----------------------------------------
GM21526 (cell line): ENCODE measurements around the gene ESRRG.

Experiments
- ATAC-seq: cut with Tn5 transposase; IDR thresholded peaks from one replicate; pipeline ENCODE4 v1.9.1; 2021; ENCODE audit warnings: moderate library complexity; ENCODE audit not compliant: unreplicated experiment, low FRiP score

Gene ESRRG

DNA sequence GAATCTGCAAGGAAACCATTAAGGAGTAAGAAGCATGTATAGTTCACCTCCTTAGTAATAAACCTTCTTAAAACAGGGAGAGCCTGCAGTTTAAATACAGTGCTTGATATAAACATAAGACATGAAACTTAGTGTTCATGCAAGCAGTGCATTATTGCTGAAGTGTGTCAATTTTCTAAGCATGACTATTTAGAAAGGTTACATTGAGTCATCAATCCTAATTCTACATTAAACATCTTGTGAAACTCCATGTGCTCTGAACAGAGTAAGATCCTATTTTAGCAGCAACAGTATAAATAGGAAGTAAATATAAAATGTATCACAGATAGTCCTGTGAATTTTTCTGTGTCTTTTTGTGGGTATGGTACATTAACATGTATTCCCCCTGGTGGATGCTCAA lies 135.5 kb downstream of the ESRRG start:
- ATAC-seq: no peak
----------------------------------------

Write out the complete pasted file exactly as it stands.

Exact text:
GM21526 (cell line): ENCODE measurements around the gene ESRRG.

Experiments
- ATAC-seq: cut with Tn5 transposase; IDR thresholded peaks from one replicate; pipeline ENCODE4 v1.9.1; 2021; ENCODE audit warnings: moderate library complexity; ENCODE audit not compliant: unreplicated experiment, low FRiP score

Gene ESRRG

DNA sequence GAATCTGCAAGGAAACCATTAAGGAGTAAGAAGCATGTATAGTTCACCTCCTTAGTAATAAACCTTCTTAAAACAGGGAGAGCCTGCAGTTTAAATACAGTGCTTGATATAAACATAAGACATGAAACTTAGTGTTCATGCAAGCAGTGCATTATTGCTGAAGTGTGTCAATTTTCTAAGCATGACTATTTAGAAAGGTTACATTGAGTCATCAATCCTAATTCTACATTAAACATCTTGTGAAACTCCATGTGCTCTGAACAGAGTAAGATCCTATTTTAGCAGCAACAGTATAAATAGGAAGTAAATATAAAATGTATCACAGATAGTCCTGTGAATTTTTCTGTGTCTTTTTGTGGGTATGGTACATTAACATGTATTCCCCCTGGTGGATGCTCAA lies 135.5 kb downstream of the ESRRG start:
- ATAC-seq: no peak